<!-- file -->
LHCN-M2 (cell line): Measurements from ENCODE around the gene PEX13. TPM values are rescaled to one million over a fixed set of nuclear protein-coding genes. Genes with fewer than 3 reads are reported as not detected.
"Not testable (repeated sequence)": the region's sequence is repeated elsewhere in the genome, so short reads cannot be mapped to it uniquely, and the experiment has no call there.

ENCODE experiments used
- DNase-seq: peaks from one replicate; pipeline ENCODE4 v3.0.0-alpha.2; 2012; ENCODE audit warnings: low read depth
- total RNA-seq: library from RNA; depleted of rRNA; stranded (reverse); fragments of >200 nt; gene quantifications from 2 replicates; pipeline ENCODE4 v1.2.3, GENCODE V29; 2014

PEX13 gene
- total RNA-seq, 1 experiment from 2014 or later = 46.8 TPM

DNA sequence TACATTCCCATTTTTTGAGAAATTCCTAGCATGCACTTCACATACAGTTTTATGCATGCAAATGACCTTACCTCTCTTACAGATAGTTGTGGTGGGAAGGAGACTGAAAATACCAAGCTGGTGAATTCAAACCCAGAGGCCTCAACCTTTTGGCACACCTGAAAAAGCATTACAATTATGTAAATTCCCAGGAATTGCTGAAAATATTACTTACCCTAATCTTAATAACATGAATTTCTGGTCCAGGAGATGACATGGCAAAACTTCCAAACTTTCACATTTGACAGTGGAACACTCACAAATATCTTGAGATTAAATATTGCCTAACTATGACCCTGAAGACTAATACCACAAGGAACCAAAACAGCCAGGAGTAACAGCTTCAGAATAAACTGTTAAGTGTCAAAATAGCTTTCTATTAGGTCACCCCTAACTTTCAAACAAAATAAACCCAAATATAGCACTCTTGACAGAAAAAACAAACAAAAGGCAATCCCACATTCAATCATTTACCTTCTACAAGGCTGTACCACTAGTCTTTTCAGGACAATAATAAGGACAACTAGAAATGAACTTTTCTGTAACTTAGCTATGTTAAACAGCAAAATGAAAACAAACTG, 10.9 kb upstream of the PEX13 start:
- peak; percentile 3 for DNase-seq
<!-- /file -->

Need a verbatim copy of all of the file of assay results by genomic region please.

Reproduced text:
LHCN-M2 (cell line): Measurements from ENCODE around the gene PEX13. TPM values are rescaled to one million over a fixed set of nuclear protein-coding genes. Genes with fewer than 3 reads are reported as not detected.
"Not testable (repeated sequence)": the region's sequence is repeated elsewhere in the genome, so short reads cannot be mapped to it uniquely, and the experiment has no call there.

ENCODE experiments used
- DNase-seq: peaks from one replicate; pipeline ENCODE4 v3.0.0-alpha.2; 2012; ENCODE audit warnings: low read depth
- total RNA-seq: library from RNA; depleted of rRNA; stranded (reverse); fragments of >200 nt; gene quantifications from 2 replicates; pipeline ENCODE4 v1.2.3, GENCODE V29; 2014

PEX13 gene
- total RNA-seq, 1 experiment from 2014 or later = 46.8 TPM

DNA sequence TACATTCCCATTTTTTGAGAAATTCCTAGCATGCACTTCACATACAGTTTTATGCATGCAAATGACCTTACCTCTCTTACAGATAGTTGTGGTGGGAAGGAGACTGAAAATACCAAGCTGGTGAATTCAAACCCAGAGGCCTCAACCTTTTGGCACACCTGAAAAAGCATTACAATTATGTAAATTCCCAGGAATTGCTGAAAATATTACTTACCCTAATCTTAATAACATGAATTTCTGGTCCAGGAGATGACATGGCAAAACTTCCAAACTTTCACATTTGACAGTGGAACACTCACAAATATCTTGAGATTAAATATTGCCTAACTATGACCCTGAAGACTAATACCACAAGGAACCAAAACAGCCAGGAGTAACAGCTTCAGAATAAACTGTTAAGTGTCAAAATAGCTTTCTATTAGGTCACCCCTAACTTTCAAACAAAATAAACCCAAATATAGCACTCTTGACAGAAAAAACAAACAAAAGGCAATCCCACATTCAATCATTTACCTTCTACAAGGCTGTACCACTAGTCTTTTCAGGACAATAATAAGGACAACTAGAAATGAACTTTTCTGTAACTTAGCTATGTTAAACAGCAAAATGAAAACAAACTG, 10.9 kb upstream of the PEX13 start:
- peak; percentile 3 for DNase-seq